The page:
The marker to the Madison (Louisiana) Light Artillery is southwest of Gettysburg on West Confederate Avenue. (Tour map: West Confederate Avenue – Part 4) The battery was commanded at Gettysburg by Captain George V. Moody.
The 24 Pounder Howitzers were large brass pieces with a 5.82 inch bore.
Captain Moody was quarreling with Captain Pichegru Woolfolk, Jr. of the Ashland Artillery over an incident where one battery had improperly taken the place of the other in the line of march. The two men were to have fought a duel on the morning of July 2nd with rifles at ten paces, but it was postponed for the battle. Woolfolk was wounded at Gettysburg, and the duel was never fought.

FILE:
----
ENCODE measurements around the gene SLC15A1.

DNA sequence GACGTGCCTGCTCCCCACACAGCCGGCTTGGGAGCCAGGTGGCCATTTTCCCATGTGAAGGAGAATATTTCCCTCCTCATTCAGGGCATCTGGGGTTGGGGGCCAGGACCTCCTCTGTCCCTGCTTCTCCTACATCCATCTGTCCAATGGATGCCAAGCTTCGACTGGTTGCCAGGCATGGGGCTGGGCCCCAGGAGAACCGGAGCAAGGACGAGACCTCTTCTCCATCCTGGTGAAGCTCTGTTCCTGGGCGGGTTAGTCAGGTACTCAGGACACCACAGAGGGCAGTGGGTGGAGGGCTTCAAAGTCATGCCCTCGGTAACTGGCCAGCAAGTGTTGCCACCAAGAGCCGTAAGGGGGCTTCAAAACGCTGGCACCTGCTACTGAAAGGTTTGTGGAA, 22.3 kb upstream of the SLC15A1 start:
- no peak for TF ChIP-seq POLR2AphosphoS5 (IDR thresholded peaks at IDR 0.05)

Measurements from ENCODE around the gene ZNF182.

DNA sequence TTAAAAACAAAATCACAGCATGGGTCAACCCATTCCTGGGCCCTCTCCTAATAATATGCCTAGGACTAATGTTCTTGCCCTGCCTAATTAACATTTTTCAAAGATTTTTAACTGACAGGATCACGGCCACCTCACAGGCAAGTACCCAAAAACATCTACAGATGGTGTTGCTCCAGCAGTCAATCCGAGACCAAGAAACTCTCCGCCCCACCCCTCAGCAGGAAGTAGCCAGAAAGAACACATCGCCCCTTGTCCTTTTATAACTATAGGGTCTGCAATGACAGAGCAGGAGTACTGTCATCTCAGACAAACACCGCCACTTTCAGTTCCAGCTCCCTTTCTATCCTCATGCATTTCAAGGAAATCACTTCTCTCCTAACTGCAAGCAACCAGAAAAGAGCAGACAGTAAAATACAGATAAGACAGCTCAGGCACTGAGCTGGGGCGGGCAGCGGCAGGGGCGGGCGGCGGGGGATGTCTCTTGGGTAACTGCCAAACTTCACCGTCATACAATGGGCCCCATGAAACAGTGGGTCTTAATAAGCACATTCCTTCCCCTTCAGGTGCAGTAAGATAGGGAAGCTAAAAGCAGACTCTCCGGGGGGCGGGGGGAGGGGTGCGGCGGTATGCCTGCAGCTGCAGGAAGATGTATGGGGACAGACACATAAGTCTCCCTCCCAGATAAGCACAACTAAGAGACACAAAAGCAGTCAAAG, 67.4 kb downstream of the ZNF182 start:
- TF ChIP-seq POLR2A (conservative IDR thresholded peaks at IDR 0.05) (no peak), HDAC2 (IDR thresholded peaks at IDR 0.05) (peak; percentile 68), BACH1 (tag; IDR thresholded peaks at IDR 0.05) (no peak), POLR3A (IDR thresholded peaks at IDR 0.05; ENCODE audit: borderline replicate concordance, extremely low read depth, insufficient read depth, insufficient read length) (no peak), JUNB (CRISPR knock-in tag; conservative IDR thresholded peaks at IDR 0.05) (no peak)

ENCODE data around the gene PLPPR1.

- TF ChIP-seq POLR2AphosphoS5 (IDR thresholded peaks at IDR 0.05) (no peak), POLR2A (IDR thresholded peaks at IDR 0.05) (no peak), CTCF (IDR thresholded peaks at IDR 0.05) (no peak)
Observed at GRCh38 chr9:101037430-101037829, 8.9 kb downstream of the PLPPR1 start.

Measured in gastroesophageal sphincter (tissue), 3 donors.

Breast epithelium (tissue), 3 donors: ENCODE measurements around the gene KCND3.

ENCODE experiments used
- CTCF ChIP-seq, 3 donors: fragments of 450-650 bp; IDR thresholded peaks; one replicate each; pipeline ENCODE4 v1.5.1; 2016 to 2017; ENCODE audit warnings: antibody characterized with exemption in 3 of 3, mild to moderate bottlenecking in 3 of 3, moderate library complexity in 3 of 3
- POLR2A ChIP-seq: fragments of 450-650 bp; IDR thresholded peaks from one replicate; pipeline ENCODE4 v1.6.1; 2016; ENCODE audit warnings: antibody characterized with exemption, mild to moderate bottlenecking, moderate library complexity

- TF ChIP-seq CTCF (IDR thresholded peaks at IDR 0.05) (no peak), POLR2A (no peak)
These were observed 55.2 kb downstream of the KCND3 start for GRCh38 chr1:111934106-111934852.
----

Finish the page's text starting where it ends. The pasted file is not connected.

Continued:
Text from the marker
July 2. Arrived here and opened fire at 4 P. M. Following the infantry charge upon the Peach Orchard took position near there and with other batteries supported the infantry in its further advance. Aided in so harassing the retiring Union forces as to compel the temporary abandonment of several guns. Kept up a spirited fire until night fall and prevented pursuit of the Confederate advanced lines when they fell back shortly before dark.
July 3. In position at dawn in the artillery line on the ridge running north from the Peach Orchard and on duty there all day. Took part in the cannonade preceding Longstreet’s assault and retired from the front after night.
July 4. Remained near here until 4 P. M. and then withdrew to Marsh Creek on the Fairfield Road.
Losses heavy but not reported in detail.
See more on the history of the Madison (Louisiana) Artillery in the Civil War.